The Toronto Star didn’t make any major errors in reporting on the Oct. 22 shooting in Ottawa, according to the newspaper’s public editor Kathy English.
“I am happy to tell you I found no serious missteps in the Star‘s real-time coverage,” English concluded from her review of the newspaper’s reporting on the shooting by Michael Zehaf-Bibeau.
English reports she reviewed the Star‘s online coverage through “stories, photos, videos and live blogs and through social media” and compared it with other news outlets’ reporting on the shooting.
There were some inaccuracies in the Star’s reporting, including the false claims that there was also a shooting at the shopping mall, the Rideau Center, apparently based on misinformation supplied by the police.
English excused the errors as part of what typically happens during breaking news and pointed out that the errors weren’t due to reporter error but inaccurate information the police had at the time. She wrote:
“While some information reported by the Star (and other news organizations) turned out to be untrue — mainly that shootings had occurred at other locations, specifically the Rideau Centre, and more than one gunman was involved — that information came from police and other officials considered reliable sources in a developing news story. Given the dynamic situation, this is to be expected.”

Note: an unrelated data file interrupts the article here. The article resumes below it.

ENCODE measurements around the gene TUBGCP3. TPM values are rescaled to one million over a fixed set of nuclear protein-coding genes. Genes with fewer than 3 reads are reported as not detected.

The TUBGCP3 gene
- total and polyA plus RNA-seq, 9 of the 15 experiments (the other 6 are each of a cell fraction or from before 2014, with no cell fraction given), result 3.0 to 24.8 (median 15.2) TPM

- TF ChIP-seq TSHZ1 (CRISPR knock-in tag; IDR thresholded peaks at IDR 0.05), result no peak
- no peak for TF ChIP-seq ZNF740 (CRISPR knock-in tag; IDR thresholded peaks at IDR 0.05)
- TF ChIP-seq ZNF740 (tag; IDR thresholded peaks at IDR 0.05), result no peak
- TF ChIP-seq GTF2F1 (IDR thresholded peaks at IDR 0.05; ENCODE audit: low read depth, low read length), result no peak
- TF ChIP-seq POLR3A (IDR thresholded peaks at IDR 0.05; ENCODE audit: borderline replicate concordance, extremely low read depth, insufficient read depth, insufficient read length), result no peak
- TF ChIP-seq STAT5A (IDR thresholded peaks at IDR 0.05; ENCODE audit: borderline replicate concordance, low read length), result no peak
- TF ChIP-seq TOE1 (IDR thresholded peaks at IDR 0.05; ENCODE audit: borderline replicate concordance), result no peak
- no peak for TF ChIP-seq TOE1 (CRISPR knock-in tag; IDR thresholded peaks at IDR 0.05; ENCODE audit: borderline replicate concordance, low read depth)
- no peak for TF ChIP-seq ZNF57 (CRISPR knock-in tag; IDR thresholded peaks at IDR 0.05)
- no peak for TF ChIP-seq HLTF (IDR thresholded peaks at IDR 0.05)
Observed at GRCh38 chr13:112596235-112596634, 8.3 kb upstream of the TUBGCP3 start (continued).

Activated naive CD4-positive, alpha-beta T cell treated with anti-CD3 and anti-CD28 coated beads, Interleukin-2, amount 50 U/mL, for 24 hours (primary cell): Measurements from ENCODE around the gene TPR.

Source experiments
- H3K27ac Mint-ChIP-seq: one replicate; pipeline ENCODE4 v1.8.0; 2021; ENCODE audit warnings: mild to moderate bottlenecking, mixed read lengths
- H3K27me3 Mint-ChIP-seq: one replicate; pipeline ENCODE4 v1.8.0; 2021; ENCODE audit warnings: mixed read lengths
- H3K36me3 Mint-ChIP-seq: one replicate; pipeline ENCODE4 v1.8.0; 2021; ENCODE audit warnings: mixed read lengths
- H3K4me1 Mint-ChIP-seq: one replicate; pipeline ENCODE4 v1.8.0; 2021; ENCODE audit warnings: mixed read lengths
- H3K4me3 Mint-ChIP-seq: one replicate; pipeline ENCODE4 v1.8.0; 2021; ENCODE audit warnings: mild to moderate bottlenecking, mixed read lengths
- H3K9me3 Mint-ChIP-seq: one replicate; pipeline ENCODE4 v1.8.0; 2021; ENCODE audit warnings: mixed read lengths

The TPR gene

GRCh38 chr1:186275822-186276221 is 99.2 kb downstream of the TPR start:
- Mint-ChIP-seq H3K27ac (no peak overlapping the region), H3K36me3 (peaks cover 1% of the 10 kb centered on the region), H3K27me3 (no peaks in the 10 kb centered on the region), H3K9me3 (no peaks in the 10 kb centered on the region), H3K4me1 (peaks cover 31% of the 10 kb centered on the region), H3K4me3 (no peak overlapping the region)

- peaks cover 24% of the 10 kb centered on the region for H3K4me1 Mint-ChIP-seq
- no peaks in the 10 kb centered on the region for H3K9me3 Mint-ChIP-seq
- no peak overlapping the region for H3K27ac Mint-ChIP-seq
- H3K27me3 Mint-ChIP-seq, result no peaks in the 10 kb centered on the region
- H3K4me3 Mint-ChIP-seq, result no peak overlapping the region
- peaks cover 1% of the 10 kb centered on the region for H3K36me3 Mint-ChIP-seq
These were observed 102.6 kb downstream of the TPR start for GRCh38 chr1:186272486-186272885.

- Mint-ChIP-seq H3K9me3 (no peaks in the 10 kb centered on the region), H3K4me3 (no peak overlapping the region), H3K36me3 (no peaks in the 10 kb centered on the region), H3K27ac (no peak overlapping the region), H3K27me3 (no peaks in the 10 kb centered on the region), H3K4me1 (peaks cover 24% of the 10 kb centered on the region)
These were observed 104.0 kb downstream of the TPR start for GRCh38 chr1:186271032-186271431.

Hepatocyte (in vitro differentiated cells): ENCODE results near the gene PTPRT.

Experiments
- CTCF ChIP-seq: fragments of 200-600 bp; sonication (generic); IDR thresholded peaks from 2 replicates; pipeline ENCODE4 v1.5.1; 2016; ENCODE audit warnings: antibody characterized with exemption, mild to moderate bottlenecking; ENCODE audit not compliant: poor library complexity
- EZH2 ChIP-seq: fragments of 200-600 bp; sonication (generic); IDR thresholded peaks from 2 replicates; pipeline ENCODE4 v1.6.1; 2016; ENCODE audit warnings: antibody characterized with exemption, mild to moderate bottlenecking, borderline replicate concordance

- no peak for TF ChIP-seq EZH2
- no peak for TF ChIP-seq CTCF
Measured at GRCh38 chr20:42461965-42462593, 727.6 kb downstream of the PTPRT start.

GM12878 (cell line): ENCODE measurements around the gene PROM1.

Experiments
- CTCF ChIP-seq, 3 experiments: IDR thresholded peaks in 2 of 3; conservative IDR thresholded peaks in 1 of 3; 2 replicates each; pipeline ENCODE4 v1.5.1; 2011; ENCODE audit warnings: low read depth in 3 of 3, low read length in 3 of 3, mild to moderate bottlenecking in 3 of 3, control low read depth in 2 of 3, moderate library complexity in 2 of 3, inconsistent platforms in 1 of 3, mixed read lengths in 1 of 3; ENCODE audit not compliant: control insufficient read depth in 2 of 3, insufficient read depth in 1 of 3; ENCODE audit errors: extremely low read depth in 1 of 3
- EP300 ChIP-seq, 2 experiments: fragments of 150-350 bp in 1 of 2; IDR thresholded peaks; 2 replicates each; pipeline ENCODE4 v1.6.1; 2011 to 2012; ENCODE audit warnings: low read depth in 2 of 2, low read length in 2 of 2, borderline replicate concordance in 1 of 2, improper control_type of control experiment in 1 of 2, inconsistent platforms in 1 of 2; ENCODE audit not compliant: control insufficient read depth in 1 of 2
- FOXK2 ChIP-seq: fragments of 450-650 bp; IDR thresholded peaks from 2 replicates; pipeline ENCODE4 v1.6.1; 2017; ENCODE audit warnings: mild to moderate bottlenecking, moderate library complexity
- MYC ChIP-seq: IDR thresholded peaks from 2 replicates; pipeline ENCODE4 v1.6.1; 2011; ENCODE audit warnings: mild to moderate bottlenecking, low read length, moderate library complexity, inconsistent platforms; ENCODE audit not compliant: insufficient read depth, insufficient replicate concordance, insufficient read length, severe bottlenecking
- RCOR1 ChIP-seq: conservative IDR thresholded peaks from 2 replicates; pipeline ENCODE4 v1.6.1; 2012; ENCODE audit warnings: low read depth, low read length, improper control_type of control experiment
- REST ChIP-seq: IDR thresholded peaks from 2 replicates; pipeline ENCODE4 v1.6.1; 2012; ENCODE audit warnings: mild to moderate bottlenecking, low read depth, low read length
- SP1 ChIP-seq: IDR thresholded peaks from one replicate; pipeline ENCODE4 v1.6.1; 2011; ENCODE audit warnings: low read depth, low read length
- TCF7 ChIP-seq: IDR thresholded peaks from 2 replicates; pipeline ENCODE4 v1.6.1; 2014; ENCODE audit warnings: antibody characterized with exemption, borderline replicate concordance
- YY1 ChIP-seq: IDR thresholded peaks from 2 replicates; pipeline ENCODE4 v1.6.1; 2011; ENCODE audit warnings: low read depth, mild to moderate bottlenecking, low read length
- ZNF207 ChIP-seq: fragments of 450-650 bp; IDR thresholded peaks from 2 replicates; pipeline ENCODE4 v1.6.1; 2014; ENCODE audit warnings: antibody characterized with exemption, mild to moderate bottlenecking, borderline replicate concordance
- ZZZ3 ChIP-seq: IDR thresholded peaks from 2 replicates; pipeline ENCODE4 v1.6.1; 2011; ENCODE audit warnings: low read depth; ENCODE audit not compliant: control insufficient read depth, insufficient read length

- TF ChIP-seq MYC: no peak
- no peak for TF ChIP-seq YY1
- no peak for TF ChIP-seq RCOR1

In terms of the false information about a shooting at the Rideau Center, the New York Times reported that the police had said there was a shooting at the mall, then reversed that. In a separate news story the Toronto Star reported that the Ottawa police chief, Charles Bordeleau, said the dual false reports of a shooting and multiple gunmen were linked to phone calls to 911. Because the police had to verify the phone calls and reports, the false information was spread as the police treated each call seriously at the time.
The Star also weighed accuracy over speed, and used restraint, even though the newspaper lost out on breaking “some pieces of information.” And English noted that the Star strived to disclose “when verification was not possible” of the information the Star published.
Globe and Mail public editor Sylvia Stead also weighed in on her newspaper’s coverage of the Ottawa shootings. She praised Globe and Mail reporter Josh Wingrove, who tweeted a photo, took a video and posted updates from Parliament during the shooting.
Wingrove did “the responsible thing to do: stick to the known facts,” Stead wrote, because he said what he knew and what he didn’t. As an example, Stead noted that Wingrove tweeted that he couldn’t tell if a body he saw “was dead or if it was the shooter or an officer.”
The Globe and Mail, like the Star, reported the false claims that there was another shooter and a shooting at the Rideau Center, Stead wrote. However, Stead conceded that it goes hand-in-hand with breaking news coverage and that the Globe and Mail “quickly corrected as new and updated information came in.”
Stead also repeated English’s warning about putting accuracy above speed. “The pull to be first is strong, but you must be correct. As a result, it is all the more important to keep your head and stick to the facts.”